Blockchain comes to address the need for shortening trade-related transactions times, allowing to connect the ecosystem of business trading across global supply chains. It can record not just financial transactions but virtually any information of value.

In April, HSBC joined forces with Voltron to use its blockchain-based platform to facilitate a Letter of Credit (LC) transaction between clients situated in Australia and China.

The bank had also teamed up with ING to use Voltron to help process a shipment of soya beans from Argentina to Malaysia for Cargill in May 2018.

Now for the first time, HSBC connected to the physical supply chain through a complementary network. The transaction involved a bulk shipment from Hong Kong to the UAE, with a Letter of Credit issued by HSBC.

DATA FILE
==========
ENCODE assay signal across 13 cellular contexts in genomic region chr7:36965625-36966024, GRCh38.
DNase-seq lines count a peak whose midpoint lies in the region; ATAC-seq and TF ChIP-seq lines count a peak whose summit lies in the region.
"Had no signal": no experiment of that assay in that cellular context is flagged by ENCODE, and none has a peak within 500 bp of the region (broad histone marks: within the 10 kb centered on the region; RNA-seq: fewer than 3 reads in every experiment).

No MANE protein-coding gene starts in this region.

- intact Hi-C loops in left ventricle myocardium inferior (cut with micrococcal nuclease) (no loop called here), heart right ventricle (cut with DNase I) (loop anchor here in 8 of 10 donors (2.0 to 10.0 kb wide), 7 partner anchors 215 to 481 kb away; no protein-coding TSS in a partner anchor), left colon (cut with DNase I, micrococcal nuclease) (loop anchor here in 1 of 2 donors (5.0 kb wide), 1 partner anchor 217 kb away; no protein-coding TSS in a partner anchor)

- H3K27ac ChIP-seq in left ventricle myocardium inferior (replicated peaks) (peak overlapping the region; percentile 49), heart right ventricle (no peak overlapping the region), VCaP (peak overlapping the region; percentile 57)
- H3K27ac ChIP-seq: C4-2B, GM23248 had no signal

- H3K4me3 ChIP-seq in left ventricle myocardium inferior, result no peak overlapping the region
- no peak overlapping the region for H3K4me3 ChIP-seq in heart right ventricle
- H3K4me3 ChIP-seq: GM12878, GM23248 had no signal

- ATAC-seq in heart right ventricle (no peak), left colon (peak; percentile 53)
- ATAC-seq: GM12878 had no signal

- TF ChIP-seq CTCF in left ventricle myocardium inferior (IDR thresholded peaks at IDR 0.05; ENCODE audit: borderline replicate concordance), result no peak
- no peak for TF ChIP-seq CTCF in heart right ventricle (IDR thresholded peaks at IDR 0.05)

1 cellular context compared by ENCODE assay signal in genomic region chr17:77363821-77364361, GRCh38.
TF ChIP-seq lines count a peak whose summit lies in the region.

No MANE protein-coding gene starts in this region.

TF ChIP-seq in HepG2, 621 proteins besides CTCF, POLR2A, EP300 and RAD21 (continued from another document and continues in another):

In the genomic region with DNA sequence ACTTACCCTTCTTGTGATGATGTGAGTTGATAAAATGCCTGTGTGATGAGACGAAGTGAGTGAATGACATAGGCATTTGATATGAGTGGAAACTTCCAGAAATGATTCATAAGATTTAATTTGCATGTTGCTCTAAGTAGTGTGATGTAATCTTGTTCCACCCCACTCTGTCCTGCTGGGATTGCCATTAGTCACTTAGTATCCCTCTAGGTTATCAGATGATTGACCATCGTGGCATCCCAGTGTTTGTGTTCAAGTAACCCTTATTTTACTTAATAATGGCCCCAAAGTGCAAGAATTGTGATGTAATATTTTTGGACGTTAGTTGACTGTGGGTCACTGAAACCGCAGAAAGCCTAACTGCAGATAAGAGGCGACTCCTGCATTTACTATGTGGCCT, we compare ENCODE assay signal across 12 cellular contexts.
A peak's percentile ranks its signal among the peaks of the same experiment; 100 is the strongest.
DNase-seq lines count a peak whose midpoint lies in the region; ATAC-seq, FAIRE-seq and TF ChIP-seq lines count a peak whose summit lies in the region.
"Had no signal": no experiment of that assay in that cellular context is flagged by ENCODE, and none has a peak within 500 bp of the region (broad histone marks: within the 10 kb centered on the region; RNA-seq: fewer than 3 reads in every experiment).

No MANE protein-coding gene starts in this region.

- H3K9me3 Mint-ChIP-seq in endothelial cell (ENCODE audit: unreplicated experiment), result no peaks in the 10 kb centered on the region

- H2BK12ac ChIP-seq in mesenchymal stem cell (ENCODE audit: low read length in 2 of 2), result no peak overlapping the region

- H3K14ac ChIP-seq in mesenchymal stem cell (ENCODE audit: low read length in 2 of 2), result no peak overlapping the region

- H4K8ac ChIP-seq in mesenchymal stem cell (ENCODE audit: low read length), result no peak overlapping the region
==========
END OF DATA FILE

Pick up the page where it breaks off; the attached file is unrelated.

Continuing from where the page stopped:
Shipping has shown an increased interest in blockchain over the last years. Blockchain, as a secure and decentralized shared database, forms the basis for the so-called ‘Smart Contracts’, as it ensures that no one person exclusively controls it, improving transparency and reducing paperwork complexity and costs.

In early 2017, Maersk and IBM join forces on the groundbreaking blockchain venture Tradelens, with the aim to develop a global trade digitization platform that will move all administrative burden associated with a container shipment to the internet.